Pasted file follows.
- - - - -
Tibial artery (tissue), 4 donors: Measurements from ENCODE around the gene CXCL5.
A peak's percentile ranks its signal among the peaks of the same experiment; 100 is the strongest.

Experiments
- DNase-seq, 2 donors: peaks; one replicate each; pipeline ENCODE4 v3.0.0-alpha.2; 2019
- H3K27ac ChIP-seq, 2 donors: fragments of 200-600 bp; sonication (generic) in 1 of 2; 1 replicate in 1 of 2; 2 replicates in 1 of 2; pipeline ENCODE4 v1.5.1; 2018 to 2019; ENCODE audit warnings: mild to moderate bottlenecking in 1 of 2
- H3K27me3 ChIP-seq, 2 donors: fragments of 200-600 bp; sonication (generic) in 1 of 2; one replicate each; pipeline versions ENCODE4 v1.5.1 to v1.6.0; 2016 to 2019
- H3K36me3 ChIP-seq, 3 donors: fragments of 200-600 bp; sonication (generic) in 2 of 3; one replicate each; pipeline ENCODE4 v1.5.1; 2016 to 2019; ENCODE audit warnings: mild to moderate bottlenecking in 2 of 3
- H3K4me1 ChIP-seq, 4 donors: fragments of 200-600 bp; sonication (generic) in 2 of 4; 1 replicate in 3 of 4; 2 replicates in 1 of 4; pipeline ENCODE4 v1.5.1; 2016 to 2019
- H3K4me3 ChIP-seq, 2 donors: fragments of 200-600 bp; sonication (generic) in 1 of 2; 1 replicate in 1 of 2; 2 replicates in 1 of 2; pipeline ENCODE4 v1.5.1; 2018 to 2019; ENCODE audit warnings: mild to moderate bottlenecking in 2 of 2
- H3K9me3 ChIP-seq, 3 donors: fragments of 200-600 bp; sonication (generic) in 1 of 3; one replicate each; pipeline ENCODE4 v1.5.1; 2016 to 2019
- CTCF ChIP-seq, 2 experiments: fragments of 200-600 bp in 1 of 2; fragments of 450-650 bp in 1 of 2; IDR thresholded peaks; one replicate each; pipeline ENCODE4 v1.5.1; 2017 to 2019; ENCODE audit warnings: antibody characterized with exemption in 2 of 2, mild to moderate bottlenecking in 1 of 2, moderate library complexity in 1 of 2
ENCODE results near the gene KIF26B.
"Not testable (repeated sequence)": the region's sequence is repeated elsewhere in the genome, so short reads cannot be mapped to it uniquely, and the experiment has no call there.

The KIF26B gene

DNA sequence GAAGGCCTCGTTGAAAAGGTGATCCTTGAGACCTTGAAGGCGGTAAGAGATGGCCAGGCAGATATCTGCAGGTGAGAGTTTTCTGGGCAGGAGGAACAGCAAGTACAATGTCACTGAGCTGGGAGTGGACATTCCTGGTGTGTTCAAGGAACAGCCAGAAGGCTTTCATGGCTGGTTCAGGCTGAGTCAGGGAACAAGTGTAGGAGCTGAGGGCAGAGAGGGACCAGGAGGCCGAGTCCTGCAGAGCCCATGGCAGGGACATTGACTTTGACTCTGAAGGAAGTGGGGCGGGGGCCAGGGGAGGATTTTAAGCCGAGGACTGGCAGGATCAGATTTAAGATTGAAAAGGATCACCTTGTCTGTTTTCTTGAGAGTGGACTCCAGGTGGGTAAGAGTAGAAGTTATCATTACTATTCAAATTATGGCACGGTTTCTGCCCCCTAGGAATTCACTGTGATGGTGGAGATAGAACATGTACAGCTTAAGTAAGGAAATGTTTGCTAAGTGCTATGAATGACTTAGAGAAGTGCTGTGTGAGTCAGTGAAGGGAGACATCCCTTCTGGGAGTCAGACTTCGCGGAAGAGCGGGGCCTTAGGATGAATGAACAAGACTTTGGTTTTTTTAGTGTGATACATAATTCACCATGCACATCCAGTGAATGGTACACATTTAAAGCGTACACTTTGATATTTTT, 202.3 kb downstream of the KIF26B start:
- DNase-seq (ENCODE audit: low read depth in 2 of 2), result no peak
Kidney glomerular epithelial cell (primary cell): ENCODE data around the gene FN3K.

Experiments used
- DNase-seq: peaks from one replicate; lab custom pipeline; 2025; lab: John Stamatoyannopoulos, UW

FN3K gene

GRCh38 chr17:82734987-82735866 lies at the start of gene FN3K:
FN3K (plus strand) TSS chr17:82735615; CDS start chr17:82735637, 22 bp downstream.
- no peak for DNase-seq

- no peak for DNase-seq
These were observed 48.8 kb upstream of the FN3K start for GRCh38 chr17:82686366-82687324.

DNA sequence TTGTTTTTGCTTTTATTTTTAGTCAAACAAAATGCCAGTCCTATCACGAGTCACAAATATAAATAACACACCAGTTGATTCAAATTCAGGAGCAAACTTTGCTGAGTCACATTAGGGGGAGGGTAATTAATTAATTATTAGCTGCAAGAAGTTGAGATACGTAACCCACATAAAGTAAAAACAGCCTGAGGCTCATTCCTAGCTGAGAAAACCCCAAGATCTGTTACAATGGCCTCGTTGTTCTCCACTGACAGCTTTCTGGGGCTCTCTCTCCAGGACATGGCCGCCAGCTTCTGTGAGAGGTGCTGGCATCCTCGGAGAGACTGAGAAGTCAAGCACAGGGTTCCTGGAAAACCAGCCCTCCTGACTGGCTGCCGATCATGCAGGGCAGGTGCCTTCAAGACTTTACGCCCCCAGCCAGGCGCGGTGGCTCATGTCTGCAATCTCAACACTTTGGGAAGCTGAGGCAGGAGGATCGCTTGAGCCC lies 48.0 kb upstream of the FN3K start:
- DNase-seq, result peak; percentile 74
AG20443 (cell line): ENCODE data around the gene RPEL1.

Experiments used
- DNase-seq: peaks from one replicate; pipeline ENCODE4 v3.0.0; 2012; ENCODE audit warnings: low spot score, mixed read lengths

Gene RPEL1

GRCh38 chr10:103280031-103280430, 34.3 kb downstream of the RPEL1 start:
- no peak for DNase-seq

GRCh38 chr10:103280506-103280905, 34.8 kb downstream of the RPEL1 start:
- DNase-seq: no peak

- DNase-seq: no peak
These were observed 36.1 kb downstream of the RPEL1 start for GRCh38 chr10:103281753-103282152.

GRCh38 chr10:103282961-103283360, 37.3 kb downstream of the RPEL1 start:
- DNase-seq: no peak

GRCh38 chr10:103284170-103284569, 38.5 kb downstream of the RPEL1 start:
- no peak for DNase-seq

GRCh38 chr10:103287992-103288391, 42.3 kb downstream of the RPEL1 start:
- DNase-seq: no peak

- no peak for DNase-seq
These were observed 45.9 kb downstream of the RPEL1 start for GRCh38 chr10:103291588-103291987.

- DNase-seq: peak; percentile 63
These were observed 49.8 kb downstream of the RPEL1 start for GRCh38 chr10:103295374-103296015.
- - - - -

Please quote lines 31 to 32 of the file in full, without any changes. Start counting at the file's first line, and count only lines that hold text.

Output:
Gene RPEL1

GRCh38 chr10:103280031-103280430, 34.3 kb downstream of the RPEL1 start: